A provision of the Coronavirus Aid, Relief, and Economic Security (CARES) Act, the Paycheck Protection Program, PPP, has been a difference-maker for many U.S. companies. As of June 30, 2020, nearly 5 million small and medium-sized businesses received a much-needed cash infusion to help them make payroll during the height of the COVID-19 pandemic. But where there is loan money available on payback forgiveness terms, there will inevitably be fraudsters attempting to game the system.
On June 19, 2020, the Internal Revenue Service (IRS) updated and clarified issues of the Coronavirus Aid, Relief, and Economic Security Act (CARES Act) guidance for plan sponsors and plan participants. Issued as Notice 2020-50 (“Guidance for Coronavirus-Related Distributions and Loans from Retirement Plans Under the CARES Act,”) the publication explains the new provisions which allow enhanced access to plan loans and plan distributions.
If your business obtained a PPP loan, whether you plan to repay the loan or to seek PPP loan forgiveness, you need to be fully aware of the revised terms and conditions established under the Paycheck Protection Program (PPP) Flexibility Act of 2020 (PPPFA). The PPP Flexibility Act (HR 7010) was signed into effect by President Donald Trump on June 5, 2020. This action changes and replaces the terms of PPP Act loans and adds flexibility that will be valued by many borrowers.
Previously, we’ve shared updates to help companies and their key executives with regard to executive comp limits for organizations that receive certain types of COVID-19 loans, loan forgiveness, or stimulus aid. See: CESA Act Loans: Further Information* and Insights and Executive Compensation Restrictions and the CARES Act
The Paycheck Protection Program Flexibility Act of 2020 (PPPFA) (i.e., the PPP loan extension) has been signed into law. After receiving U.S. Senate approval on June 3, 2020, the amendment to the Small Business Act and the CARES Act was finalized on June 5, with the signature of President Donald Trump. Updating the Paycheck Protection Program of the Small Business Administration, the PPPFA adds much needed flexibility to the timing and forgiveness options than was allowed by the original PPP Act.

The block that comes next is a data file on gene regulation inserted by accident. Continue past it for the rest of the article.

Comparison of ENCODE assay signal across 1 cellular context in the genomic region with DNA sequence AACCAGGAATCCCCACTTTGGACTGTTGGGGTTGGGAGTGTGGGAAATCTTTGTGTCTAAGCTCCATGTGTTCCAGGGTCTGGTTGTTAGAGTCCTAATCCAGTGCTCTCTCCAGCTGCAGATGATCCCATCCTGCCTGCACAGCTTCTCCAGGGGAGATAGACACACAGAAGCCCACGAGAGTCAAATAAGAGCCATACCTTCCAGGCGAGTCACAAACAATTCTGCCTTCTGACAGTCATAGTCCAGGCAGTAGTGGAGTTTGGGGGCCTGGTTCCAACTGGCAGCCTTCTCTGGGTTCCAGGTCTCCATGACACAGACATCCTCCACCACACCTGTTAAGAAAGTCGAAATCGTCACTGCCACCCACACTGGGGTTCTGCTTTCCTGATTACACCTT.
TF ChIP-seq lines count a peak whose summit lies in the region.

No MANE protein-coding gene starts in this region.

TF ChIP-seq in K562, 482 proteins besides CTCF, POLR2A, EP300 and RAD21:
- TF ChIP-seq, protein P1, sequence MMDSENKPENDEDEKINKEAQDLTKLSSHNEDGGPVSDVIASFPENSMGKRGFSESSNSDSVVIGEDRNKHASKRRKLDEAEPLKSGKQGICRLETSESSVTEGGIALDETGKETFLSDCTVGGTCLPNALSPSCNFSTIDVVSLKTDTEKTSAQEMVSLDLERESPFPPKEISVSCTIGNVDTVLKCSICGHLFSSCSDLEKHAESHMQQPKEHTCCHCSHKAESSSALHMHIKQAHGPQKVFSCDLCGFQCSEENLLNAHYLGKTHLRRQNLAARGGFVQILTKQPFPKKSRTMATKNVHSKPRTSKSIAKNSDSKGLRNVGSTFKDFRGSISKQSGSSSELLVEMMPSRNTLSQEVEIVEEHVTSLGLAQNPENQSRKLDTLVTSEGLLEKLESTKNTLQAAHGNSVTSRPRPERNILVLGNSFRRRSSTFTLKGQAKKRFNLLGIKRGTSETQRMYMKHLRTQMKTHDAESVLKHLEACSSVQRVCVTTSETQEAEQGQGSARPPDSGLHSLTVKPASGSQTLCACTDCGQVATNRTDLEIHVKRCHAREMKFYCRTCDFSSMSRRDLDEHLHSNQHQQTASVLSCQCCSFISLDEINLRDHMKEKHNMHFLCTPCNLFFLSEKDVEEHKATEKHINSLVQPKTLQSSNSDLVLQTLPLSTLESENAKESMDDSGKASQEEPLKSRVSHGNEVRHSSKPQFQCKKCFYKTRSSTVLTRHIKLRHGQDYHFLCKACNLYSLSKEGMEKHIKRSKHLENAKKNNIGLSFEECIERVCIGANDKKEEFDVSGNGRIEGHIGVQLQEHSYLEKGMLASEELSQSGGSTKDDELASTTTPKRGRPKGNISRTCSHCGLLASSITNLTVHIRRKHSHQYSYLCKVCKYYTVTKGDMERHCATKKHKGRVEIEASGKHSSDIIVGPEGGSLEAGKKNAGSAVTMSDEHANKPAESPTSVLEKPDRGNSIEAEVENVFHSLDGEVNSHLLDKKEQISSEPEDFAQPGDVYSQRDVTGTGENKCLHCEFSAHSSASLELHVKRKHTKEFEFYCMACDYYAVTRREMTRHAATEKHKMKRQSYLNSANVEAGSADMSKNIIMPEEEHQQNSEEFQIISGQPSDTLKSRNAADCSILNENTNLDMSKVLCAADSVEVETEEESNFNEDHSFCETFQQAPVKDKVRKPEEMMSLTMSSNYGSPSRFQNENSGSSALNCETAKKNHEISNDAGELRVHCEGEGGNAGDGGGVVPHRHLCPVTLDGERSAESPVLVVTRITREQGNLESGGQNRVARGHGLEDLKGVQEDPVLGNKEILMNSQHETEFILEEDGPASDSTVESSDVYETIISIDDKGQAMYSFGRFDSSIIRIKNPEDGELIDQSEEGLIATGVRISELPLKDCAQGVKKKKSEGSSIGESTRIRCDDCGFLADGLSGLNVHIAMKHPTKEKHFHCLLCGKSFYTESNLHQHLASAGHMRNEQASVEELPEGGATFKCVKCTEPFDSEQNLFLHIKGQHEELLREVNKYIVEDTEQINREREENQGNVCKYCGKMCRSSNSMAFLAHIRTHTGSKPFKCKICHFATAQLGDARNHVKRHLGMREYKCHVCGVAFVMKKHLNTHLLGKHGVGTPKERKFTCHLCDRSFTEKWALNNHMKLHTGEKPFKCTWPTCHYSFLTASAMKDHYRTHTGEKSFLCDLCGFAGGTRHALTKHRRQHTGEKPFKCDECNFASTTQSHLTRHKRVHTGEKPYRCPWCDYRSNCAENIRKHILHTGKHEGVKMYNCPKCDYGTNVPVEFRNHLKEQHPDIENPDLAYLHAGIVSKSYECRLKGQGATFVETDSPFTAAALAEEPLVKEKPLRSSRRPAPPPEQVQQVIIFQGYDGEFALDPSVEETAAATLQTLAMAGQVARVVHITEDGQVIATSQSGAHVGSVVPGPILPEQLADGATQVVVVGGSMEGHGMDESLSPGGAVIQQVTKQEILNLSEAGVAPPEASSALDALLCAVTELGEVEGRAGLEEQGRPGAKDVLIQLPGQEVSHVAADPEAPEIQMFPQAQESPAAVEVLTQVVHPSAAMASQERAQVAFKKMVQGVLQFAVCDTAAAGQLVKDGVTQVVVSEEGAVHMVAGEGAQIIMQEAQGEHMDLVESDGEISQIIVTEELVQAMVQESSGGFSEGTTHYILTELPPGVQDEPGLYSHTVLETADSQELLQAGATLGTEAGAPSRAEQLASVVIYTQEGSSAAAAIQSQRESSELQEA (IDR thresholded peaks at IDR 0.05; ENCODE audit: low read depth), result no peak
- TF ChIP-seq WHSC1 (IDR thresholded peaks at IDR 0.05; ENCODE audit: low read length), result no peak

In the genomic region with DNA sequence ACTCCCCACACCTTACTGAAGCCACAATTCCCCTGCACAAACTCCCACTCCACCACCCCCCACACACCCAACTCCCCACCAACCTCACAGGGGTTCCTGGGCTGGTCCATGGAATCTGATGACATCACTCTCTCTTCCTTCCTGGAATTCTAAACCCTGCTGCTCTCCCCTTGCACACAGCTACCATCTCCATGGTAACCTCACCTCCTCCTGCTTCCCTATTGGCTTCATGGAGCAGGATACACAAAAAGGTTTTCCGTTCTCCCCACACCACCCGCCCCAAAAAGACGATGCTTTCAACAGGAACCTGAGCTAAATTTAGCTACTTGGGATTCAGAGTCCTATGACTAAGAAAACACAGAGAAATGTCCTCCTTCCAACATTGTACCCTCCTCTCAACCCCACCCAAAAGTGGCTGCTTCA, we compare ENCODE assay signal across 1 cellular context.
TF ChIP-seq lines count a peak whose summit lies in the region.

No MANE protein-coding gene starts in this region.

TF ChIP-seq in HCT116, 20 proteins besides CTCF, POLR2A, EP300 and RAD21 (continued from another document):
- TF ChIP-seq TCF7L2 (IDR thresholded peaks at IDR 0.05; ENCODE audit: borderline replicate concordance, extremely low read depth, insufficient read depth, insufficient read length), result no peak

We are sharing the second in a two-part report, “Portfolio Companies’ COVID-19 Economic Stimulus Relief Incentives”. This report looks at the Coronavirus Aid, Relief and Economic Security Act (CARES) including here in Part 2, the Economic Stabilization Loan Program; Main Street Business Lending Program for midsized and larger businesses, Payroll Tax Incentives; and insights for navigating the crisis.
This report was prepared by leading tax and business advisory professionals at BDO USA, LLP and is republished here with their permission.
Fulcrum Partners is sharing with you the following in-depth report, “Portfolio Companies’ COVID-19 Economic Stimulus Relief Incentives”. Presented in two parts, the report covers aspects of the Coronavirus Aid, Relief and Economic Security Act (CARES) including here in Part 1, the Paycheck Protection Program for Small Businesses; the Economic Stabilization Loan Program and Main Street Business Lending Program for midsized and larger businesses.
The Coronavirus Economic Stabilization Act (CESA) was established to provide loans and loan guarantees for businesses to improve business liquidity resultant from the COVID-19 pandemic. Unlike the widely publicized Payment Protection Program (PPP), CESA Act loans do not include loan forgiveness. They do include substantial penalties, however, if terms of the loan agreement are breeched.
This slideshow from Fulcrum Partners LLC details key issues regarding executive compensation and the CARES Act.
PONTE VEDRA BEACH, FL — (April 14, 2020) Fulcrum Partners, a leading executive benefits advisory, has just released a new report on some potential consequences of the Coronavirus Aid, Relief, and Economic Security Act (CARES Act) on executive compensation. As the report noted, the CARES Act, drafted with urgency to respond to the COVID-19 pandemic, lacks definitions and specificity in a number of important areas that pertain to executive compensation issues.